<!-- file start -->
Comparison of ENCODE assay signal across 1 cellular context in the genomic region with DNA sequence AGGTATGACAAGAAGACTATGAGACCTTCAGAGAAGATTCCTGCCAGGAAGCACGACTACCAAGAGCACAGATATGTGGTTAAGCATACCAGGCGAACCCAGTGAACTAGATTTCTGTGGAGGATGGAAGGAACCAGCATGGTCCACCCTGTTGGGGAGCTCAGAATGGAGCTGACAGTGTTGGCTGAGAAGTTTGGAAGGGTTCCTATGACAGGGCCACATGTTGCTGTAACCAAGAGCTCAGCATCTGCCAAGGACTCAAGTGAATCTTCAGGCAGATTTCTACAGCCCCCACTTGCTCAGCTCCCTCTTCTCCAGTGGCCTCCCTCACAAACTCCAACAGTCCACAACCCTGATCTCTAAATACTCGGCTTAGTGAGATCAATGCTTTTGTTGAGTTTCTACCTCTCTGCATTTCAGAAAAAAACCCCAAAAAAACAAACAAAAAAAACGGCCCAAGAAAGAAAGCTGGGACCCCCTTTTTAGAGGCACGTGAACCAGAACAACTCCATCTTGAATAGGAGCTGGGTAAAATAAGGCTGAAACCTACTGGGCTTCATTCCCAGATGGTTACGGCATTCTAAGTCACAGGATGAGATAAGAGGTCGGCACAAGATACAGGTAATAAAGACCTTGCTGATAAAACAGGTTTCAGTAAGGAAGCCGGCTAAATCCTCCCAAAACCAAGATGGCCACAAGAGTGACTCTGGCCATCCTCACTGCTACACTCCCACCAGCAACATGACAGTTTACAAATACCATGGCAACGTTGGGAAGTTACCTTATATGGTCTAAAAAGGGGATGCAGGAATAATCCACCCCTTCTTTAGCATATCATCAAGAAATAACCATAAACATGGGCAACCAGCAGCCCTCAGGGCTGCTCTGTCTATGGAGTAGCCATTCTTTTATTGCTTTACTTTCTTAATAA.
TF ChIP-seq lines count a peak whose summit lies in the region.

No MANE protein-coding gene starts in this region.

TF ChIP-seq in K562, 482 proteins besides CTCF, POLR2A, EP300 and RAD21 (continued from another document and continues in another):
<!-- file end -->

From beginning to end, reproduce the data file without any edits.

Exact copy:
Comparison of ENCODE assay signal across 1 cellular context in the genomic region with DNA sequence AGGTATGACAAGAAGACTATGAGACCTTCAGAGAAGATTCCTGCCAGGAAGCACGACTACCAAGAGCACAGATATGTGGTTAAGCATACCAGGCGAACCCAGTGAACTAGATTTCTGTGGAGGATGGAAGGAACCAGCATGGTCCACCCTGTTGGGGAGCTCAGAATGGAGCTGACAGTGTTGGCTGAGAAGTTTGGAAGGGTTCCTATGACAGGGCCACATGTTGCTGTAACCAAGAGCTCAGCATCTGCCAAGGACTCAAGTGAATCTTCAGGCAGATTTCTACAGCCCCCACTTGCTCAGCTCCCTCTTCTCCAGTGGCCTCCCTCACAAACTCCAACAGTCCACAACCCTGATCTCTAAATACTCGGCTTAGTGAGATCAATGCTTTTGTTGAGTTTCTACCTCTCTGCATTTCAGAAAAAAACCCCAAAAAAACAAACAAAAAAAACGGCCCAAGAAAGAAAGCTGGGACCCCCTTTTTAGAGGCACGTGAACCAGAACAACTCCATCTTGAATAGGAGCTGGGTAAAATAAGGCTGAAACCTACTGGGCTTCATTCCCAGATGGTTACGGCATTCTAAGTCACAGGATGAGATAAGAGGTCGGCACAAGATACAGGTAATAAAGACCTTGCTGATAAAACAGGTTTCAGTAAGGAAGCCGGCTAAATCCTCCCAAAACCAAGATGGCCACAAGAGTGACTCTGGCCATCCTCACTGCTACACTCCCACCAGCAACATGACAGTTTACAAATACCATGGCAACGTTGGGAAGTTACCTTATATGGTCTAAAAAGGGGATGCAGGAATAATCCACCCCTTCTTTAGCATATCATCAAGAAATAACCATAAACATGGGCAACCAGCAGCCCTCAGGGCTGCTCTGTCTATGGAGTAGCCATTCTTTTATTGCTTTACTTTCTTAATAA.
TF ChIP-seq lines count a peak whose summit lies in the region.

No MANE protein-coding gene starts in this region.

TF ChIP-seq in K562, 482 proteins besides CTCF, POLR2A, EP300 and RAD21 (continued from another document and continues in another):